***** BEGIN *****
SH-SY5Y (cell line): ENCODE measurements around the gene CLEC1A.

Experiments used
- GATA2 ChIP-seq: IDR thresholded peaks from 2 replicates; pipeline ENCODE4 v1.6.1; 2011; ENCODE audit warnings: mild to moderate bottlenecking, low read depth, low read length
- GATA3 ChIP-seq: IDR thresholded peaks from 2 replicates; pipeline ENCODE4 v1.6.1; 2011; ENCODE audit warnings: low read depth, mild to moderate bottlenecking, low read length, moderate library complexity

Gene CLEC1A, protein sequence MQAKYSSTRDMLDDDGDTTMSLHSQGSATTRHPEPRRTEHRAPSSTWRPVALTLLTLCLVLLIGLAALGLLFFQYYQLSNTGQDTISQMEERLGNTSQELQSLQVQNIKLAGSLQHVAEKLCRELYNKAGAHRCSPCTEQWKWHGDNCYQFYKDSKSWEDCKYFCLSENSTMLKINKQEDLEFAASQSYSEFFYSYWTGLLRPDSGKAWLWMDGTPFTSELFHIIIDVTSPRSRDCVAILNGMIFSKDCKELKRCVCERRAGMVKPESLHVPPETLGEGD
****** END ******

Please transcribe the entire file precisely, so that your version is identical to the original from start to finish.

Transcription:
SH-SY5Y (cell line): ENCODE measurements around the gene CLEC1A.

Experiments used
- GATA2 ChIP-seq: IDR thresholded peaks from 2 replicates; pipeline ENCODE4 v1.6.1; 2011; ENCODE audit warnings: mild to moderate bottlenecking, low read depth, low read length
- GATA3 ChIP-seq: IDR thresholded peaks from 2 replicates; pipeline ENCODE4 v1.6.1; 2011; ENCODE audit warnings: low read depth, mild to moderate bottlenecking, low read length, moderate library complexity

Gene CLEC1A, protein sequence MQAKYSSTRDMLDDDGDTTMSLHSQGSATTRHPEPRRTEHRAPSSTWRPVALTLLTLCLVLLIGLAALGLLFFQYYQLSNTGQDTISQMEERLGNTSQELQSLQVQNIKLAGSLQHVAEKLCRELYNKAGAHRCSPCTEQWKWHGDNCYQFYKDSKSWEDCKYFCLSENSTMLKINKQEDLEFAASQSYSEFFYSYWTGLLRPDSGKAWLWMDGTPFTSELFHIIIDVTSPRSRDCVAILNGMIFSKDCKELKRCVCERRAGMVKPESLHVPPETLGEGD